Ji Hyeok “Birdring” Kim was sick during the match, so he ended up sitting out some maps. When he did play, Birdring looked absolutely dominant, swinging the match into Gladiators favor several times. On the final map, Birdring put on a fabulous performance, earning himself the player of the match. Overwatch League broadcaster Sideshow compared the performance to flu ridden Michael Jordan’s performance in the 1997 NBA finals. After the victory, Birdring fainted, but luckily he had already secured the win. For those who are concerned, Birdring is fine and reportedly went back to sleep after the match.
A thread on Birdring and player health: https://t.co/PjwTYa4HP9
— Los Angeles Gladiators (@LAGladiators) September 5, 2020
Despite having a rough start to the year, Los Angeles made a resurgence leading up to the playoffs. They managed to climb from the middle of the pack all the way up to sixth seed in the NA playoffs, just barely surpassing Atlanta Reign in the final week of the regular season. Their victory on Friday secured them a place in the proper playoff bracket, which is already a huge accomplishment for L.A.
Atlanta Reign Advance over Boston
Although Atlanta Reign stumbled throughout the final weeks of the regular season, they still managed to defeat a surprisingly dangerous Boston Uprising team on Friday to advance to the full playoff bracket.
Although many teams have been favoring experimental and dive compositions in the playoffs so far, Reign relied on their well practiced tank line of Reinhardt and D.Va. Although the tanks composition may not be optimal, Blake “Gator” Scott and Xander “Hawk” Domecq are so dominant and well-practiced on their brawl compositions that they were able to make it work anyway. Tae-hoon “Edison” Kim’s also looked strong on DPS, flexing between Reaper, McCree, and Tracer throughout the match. After struggling over the past few weeks, it was good to see Reign’s hitscan player back on track.
It is unclear if Reign will be able to find success using this brawl composition during the rest of the playoffs, but it worked against Boston, which is all they needed on Friday.
Hunters Advance over Spitfire
APAC kicked off their play-in tournament on Thursday with a match between Chengdu Hungers and London Spitfire. Chengdu was able to easily advance over Spitfire.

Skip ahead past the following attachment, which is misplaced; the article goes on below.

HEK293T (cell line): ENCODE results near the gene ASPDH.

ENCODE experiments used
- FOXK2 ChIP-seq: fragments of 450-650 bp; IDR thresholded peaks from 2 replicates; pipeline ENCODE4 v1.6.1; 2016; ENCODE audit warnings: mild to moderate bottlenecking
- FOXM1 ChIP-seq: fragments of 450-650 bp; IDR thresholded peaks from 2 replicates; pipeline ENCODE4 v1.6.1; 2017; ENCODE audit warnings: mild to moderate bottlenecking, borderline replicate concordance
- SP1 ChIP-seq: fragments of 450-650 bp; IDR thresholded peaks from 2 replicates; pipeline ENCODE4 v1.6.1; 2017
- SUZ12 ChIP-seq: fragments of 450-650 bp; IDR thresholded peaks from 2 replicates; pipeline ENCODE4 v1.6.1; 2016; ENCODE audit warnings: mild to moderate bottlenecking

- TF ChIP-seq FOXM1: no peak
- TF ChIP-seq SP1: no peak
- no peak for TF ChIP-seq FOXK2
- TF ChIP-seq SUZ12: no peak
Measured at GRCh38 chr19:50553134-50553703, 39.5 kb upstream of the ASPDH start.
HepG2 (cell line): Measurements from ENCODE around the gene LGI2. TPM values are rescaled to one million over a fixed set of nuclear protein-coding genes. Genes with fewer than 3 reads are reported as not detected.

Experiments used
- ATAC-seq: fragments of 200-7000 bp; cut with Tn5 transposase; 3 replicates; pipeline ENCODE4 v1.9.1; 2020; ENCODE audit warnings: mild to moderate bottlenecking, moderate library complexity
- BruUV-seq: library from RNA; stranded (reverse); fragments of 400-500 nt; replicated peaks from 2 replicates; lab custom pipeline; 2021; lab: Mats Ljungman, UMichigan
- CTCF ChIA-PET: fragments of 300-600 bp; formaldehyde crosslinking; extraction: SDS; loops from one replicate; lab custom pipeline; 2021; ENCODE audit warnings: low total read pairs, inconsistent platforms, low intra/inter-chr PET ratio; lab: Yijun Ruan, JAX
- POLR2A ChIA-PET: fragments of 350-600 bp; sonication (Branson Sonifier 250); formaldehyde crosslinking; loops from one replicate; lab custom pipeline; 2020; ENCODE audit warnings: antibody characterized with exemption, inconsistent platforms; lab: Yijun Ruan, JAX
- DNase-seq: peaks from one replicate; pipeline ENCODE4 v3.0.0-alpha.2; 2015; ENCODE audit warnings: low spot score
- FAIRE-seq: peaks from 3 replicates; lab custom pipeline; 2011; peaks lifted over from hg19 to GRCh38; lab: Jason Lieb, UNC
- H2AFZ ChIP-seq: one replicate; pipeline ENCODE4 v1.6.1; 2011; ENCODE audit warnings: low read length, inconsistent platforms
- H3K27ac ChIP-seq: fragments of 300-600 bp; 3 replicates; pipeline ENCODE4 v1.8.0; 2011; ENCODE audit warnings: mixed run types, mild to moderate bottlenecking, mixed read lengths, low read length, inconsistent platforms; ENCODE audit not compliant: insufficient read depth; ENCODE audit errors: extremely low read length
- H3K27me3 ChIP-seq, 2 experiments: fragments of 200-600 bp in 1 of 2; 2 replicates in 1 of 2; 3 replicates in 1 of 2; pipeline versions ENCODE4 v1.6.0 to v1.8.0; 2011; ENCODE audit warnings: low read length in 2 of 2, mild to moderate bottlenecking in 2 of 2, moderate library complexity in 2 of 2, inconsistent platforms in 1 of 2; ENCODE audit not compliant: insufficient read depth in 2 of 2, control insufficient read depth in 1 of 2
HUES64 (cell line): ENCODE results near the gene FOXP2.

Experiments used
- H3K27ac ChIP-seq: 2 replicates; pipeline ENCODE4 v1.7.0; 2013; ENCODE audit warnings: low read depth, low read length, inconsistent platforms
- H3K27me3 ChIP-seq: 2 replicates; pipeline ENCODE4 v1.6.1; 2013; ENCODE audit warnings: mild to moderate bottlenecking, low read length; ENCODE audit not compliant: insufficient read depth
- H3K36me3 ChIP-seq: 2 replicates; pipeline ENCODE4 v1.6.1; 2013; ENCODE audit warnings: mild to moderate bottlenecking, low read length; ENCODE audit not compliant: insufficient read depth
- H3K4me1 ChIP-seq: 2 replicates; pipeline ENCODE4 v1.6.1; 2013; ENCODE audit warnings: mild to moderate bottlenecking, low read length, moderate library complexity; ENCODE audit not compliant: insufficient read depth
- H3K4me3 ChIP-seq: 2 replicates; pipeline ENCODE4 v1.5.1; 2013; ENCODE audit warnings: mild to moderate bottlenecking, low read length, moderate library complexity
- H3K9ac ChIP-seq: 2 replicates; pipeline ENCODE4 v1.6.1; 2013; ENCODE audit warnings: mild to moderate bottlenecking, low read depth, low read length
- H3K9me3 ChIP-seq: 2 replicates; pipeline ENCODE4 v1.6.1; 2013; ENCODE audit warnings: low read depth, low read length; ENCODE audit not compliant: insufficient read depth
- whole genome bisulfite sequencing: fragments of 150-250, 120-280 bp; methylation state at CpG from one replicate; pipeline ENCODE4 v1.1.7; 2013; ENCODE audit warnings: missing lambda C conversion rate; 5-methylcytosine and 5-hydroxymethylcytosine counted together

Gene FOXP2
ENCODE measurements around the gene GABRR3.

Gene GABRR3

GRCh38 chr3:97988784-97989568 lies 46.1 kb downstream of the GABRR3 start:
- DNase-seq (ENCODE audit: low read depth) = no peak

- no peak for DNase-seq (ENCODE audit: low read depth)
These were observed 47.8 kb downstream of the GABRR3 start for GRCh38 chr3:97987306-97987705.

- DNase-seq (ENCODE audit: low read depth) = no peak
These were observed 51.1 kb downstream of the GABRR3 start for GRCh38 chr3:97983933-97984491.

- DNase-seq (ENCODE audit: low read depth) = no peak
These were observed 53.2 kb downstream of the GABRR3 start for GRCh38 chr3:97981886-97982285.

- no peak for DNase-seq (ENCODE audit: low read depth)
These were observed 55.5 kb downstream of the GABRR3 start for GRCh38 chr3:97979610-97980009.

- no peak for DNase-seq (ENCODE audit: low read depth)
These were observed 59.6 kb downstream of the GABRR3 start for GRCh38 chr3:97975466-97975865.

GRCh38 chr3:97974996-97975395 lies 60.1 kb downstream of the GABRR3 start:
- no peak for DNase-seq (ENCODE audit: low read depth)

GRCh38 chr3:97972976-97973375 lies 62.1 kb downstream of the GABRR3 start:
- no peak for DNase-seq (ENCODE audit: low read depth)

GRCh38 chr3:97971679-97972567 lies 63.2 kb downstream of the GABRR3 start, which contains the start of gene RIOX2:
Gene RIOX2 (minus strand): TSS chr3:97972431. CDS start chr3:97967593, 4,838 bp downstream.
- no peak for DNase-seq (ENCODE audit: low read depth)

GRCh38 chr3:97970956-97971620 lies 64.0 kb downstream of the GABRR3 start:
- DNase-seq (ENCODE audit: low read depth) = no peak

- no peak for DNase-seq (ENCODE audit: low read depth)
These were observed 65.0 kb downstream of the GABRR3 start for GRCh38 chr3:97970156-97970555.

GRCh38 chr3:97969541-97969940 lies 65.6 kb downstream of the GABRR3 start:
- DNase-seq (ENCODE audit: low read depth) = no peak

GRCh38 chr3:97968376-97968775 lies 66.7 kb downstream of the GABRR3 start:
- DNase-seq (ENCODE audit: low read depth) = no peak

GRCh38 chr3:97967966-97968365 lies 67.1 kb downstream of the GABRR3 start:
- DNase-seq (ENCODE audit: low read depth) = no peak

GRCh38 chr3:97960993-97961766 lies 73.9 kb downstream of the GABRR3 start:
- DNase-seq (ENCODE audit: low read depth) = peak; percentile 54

Unsurprisingly, Chengdu continued to run whatever they wanted to, regardless of what the meta might dictate. Throughout the match they ran out of the meta tanks like Sigma and Wrecking ball, they ran Hanzo on their DPS line, and they ran Zenyatta instead of Ana. All of these heroes were diversions from the dominant strategy, which is what Hunters have become known for. They were able to make their unconventional ideas work against Spitfire, and even almost defeated NYXL on Friday.
Although Hunters were eliminated in the play-in tournament, it was still a feather in their cap to take home the victory over Spitfire. Regardless of what has been thrown at them in the 2020 season, Chengdu has continued to play the game the way they want to play it, and that is admirable in its own way.
Dynasty sweep Spark
After a decent season, Hangzhou Spark were eliminated from playoff contention by Seoul Dynasty on Friday. Dynasty swept the series 3-0, earning their place in the APAC double elimination bracket.
Seoul players straightforwardly outmaneuvered Hangzhou’s players throughout the match. Seoul seemed to have an answer to every strategy Spark had prepared, even when they switched things up nothing seemed to work. Spark players even played really well from a statistics standpoint, but Dynasty were magnificent and earned the win through raw execution and better teamwork.
Dynasty have been a wildcard this year. Although they have gone to great heights like reaching the Grand Finals of the May Melee where they nearly defeated Shanghai Dragons, they also have proven to be rather untrustworthy, often losing matches they probably should win. The biggest thing Seoul has going for it is the flexibility and skill of their individual players, especially Min Seo “Marve1” Hwang, Jae-hee “Gesture” Hong, and Junyoung “Profit” Park. These veteran players definitely have the skills to go far in the playoffs, all they have to do is execute their teams strategies well, like they did on Friday.
NYXL eliminate Hunters
After losing the Hunters a few weeks ago, NYXL took their revenge by eliminating Chengdu from playoff contention in a 3-2 series on Friday. Although NYXL successfully advanced over the lower ranked Hunters, Chengdu did not go down without a fight. Not only did the match go all five maps, some of the maps were hotly contested.
Both teams ran variations of Hammond and D.Va dive compositions and Winston and D.Va dive compositions. The resulting match was filled with fast-paced action and was reminiscent of the inaugural season playoffs back in 2018. Both teams played really well, but the difference maker ended up being Dong-gyu “Mano” Kim’s Winston performance. He was ever so slightly more effective than Ding “Ameng” Menghan’s maintank, which made the difference for the very close series.